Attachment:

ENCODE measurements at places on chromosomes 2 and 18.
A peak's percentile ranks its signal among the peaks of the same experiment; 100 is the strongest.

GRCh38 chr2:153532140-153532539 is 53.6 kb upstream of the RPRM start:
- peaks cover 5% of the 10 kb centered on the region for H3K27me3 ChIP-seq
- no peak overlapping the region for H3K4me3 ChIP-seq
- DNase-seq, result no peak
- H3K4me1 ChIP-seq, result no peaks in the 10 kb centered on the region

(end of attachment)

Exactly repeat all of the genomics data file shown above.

ENCODE measurements at places on chromosomes 2 and 18.
A peak's percentile ranks its signal among the peaks of the same experiment; 100 is the strongest.

GRCh38 chr2:153532140-153532539 is 53.6 kb upstream of the RPRM start:
- peaks cover 5% of the 10 kb centered on the region for H3K27me3 ChIP-seq
- no peak overlapping the region for H3K4me3 ChIP-seq
- DNase-seq, result no peak
- H3K4me1 ChIP-seq, result no peaks in the 10 kb centered on the region